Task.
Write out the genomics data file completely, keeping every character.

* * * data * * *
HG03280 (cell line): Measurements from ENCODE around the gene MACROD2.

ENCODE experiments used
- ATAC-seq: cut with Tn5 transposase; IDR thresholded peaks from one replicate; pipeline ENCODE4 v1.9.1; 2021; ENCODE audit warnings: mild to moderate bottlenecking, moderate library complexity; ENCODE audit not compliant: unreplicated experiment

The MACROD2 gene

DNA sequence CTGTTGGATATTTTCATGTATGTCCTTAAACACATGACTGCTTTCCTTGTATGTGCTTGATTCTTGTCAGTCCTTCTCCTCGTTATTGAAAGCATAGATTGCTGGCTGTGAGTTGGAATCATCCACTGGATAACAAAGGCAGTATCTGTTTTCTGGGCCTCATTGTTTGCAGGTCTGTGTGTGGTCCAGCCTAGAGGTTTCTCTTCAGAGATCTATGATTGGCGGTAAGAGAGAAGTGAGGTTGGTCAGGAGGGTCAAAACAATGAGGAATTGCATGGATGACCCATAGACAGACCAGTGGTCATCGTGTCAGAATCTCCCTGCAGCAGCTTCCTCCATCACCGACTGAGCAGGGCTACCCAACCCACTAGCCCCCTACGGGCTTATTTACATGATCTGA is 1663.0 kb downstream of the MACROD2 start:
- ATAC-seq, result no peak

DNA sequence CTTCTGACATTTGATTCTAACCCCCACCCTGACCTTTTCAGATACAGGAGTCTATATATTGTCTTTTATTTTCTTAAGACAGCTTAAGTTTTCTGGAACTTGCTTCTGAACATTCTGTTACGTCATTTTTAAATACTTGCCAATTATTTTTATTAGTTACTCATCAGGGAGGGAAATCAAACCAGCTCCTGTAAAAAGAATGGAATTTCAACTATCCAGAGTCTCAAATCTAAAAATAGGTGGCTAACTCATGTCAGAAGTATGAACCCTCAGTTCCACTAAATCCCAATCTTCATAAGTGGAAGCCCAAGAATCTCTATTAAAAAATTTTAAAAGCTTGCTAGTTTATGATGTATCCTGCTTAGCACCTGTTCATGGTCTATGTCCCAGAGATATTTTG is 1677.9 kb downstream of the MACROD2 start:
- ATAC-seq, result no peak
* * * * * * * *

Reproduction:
HG03280 (cell line): Measurements from ENCODE around the gene MACROD2.

ENCODE experiments used
- ATAC-seq: cut with Tn5 transposase; IDR thresholded peaks from one replicate; pipeline ENCODE4 v1.9.1; 2021; ENCODE audit warnings: mild to moderate bottlenecking, moderate library complexity; ENCODE audit not compliant: unreplicated experiment

The MACROD2 gene

DNA sequence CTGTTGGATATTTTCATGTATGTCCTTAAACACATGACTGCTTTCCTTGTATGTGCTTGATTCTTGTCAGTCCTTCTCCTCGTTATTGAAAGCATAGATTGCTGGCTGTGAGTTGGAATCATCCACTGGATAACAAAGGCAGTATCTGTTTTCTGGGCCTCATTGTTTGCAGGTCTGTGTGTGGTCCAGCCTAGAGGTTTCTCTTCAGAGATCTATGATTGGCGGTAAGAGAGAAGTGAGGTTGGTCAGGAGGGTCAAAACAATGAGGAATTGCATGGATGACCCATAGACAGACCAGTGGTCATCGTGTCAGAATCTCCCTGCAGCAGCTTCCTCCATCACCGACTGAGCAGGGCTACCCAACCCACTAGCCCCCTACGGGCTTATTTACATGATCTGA is 1663.0 kb downstream of the MACROD2 start:
- ATAC-seq, result no peak

DNA sequence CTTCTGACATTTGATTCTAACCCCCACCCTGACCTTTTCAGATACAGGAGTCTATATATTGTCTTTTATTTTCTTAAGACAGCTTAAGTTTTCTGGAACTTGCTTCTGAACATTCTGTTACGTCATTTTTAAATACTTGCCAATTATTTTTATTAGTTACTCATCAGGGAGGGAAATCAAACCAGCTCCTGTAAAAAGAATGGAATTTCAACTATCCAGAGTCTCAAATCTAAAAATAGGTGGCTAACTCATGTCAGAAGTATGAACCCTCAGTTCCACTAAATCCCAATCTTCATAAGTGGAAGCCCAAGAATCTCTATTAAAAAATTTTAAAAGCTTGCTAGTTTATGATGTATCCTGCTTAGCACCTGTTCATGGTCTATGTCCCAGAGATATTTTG is 1677.9 kb downstream of the MACROD2 start:
- ATAC-seq, result no peak